How to Evaluate the Ends and Means in Horsemanship With Two Simple Rules

By Sadie Lombardi, MS, LPCC, CCTP, Horsemanship Coach

Do the ends justify the means in horse training?  Does it matter what road you took if you got to Rome in the end?  The saying that all roads lead to Rome is very applicable when it comes to horse training.  Lots of people use different methods to obtain desirable or winning results.  However, sometimes they use techniques that are considered unethical.  How do we know what is ethical and what isn’t in horse training?  When we are deciding which road to take with our horses, it helps to have some idea of what is ethical.  Let’s look at what is acceptable practice in horse training in terms of two simple rules we can use to evaluate any training method.

What practices are unacceptable in Horse Training?

Hopefully, you are already thinking of a list of unacceptable horse training practices that raise your ire.  Here we could go into details and list the many ways people are cruel to horses.  Next thing you know, the debate is on as to whether rope halters and bits are cruel.  Although we can all agree that abuse and neglect are unacceptable, there are many other practices that land in the gray area where horse lovers find themselves in red-faced arguments with each other.  We could try to identify each and every one and explain our stance on them one at a time.

However, what this article is aimed at is helping you find a way to make sound and safe decisions for your horse by identifying useful decision-making criteria for determining whether something belongs on the list of unacceptable practices.  These criteria are often referred to as ethical rules.  They’re guidelines for logical thinking that we use when selecting applications for professional practice and are aimed at preventing harm and promoting welfare for the client or subject of a professional treatment or intervention.  The process of identifying ethical rules is a complex one that many professional associations wrestle with and continue to discuss and update over time because ethics are philosophical in nature.  As our learning and thinking change over time, so do our ethics.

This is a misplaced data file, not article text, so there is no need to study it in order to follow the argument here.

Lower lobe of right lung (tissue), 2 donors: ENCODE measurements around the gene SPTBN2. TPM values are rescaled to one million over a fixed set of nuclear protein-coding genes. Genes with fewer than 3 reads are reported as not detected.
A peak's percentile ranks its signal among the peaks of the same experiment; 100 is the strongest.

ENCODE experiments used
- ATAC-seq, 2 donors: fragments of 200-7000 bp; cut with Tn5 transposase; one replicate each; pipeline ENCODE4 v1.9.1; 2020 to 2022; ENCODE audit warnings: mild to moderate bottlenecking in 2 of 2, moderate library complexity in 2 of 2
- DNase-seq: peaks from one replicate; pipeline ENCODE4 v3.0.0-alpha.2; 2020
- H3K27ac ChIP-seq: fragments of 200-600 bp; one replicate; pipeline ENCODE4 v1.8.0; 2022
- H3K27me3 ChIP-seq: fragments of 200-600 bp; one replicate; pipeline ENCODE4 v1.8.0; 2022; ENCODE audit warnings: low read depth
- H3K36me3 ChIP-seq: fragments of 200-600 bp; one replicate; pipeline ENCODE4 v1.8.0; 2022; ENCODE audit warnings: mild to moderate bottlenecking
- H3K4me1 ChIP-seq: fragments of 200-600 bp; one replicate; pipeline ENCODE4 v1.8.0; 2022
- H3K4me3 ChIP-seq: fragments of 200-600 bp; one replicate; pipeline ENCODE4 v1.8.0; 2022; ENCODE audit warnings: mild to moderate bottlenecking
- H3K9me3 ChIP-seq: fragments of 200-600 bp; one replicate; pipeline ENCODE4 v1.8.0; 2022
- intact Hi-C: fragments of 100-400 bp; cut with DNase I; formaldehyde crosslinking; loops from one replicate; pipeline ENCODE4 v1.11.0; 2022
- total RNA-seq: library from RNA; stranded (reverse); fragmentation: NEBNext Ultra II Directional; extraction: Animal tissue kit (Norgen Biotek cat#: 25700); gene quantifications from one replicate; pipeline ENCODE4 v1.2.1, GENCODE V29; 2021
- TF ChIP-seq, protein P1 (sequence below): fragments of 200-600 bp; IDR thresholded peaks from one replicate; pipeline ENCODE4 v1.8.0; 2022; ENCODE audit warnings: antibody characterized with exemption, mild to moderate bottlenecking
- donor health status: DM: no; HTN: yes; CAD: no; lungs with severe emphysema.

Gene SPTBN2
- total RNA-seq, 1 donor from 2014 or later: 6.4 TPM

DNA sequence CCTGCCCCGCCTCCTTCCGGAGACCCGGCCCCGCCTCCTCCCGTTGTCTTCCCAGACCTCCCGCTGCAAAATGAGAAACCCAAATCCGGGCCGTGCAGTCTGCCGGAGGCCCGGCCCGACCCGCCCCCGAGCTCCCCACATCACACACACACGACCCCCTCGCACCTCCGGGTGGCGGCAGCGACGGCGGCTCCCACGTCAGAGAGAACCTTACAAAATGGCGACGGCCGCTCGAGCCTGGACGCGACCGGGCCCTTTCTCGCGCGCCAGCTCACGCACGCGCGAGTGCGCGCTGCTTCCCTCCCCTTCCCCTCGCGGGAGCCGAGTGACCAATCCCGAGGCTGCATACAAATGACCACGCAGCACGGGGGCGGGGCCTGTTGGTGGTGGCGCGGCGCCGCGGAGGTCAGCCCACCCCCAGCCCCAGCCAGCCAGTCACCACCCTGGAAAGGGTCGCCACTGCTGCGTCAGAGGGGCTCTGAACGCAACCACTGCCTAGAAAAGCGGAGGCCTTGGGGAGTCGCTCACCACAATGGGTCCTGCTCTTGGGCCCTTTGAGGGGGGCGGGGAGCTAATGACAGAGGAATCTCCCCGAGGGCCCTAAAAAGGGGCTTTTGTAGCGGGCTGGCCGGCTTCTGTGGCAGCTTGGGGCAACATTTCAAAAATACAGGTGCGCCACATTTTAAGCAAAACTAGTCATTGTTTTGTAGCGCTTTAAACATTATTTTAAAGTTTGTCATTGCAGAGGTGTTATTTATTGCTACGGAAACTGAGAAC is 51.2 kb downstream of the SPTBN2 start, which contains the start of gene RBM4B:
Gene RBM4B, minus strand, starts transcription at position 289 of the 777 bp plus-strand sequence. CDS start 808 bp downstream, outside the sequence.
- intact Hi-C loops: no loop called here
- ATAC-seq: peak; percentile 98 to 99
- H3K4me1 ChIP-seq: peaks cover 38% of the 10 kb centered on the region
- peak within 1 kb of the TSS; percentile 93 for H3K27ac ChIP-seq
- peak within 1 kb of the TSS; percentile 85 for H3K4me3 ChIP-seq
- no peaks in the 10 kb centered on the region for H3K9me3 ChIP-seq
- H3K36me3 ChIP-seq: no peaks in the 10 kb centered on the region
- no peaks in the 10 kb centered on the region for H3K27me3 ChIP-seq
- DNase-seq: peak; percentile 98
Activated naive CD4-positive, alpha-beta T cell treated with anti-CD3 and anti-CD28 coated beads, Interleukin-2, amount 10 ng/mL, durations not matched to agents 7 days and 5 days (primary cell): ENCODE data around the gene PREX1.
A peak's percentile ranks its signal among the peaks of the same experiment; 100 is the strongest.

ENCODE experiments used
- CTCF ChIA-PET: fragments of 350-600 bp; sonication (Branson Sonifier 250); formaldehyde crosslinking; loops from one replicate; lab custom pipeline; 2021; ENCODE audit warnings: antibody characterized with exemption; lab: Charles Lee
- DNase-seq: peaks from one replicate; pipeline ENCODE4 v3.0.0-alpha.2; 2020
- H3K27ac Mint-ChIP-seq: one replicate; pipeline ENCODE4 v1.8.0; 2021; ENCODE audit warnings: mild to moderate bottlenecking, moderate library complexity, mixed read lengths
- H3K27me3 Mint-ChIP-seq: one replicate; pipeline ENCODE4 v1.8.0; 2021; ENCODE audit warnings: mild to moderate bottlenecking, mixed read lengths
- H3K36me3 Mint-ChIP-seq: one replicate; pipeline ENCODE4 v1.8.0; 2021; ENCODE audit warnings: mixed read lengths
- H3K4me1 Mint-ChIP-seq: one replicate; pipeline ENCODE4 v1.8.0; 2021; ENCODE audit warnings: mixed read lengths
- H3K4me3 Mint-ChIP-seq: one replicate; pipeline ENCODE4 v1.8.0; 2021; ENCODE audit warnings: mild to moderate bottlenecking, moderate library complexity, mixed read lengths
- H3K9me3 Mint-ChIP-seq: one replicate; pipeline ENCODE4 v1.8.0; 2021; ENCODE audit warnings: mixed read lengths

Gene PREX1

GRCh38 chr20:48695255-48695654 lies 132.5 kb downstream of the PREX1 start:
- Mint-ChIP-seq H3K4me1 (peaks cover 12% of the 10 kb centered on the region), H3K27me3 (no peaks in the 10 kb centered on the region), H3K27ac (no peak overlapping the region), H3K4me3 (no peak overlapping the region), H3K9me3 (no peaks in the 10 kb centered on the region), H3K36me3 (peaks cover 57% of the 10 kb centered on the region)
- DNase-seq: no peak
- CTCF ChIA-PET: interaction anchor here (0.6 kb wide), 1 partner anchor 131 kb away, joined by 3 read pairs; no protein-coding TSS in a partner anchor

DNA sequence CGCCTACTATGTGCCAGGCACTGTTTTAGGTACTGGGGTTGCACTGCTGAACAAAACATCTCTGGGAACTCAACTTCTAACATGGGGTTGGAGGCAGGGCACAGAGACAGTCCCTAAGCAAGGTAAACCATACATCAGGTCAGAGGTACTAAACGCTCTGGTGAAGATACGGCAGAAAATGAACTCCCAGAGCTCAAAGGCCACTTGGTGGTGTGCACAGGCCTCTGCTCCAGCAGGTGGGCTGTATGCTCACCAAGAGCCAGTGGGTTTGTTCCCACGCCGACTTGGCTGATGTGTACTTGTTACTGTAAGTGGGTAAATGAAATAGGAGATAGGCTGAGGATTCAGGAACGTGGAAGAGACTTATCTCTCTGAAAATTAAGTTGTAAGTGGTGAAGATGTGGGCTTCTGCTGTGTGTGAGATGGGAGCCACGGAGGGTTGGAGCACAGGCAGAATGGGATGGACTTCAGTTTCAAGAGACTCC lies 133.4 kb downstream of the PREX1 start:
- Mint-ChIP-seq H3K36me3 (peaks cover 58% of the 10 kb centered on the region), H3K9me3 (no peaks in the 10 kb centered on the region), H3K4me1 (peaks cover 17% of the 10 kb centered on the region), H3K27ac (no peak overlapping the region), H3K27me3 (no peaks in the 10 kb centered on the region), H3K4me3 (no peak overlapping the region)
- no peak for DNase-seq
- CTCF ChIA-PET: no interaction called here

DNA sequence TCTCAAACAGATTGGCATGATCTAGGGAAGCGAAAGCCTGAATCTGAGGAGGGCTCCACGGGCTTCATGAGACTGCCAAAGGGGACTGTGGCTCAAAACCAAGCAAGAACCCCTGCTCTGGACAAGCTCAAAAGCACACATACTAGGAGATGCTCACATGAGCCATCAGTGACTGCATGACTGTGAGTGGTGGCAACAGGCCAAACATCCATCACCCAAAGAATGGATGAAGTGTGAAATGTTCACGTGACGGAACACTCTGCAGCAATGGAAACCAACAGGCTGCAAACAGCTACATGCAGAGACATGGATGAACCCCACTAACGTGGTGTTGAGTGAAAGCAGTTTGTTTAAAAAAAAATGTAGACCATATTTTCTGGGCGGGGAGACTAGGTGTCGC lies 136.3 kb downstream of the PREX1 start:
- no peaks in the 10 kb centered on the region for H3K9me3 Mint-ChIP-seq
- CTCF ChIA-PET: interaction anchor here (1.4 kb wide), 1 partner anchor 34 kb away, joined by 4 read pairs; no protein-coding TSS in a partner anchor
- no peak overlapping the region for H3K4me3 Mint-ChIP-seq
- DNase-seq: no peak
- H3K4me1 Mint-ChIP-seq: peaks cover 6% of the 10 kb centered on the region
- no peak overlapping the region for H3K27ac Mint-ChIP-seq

The First Rule to Guide Our Thinking – Is It Safe?

The simplest rule is the Hippocratic one.  If the ends we are seeking to achieve are harmful, then it is not ethical.  If arriving in Rome is the equivalent of arriving at the coliseum as a contestant, then it is not safe and therefore it is unethical.  Some examples are obvious.  Asking a horse to dive off a high platform into a pool for people’s entertainment is not ethical.  Asking a horse to race at the age of two is not ethical.  Asking a horse to compete when it is lame is unethical.

Some examples are less obvious.  Frequent lunging for long periods of time in a small circle can be detrimental to horses’ joints over time.  We didn’t know this until someone decided to observe and record the data.  Many people are still uninformed and so the practice remains common.  Unfortunately, this practice can now be understood to be unethical, however, people need to be made aware of this fact in order for the practice to be widely abandoned.


The Second Rule to Guide Our Thinking – Is it the Least Restrictive or Intrusive Way Possible?

Let’s say we’re going to Rome for a vacation full of olive tapenade and red wine, but on the way there we’re going to tie you up and put you in the trunk for a 12-hour drive.  Would you go?  This could be the most restrictive or intrusive way of going to Rome.  Restrictiveness is not always so literal as this example, but it does directly impede someone from going about the normal activities of living their life.  Intrusiveness can be defined in much the same way – the more something restricts one’s independence, the more intrusive it is.  Restrictive and intrusive methods tend to have numerous problems and side effects associated with them.  Obviously, you might need to recover from your trunk ride to Rome, and you might even need therapy if you had not been told what to expect before you signed up.  You’d likely never forget it and you might not want to go traveling with me again.  Ev-errr.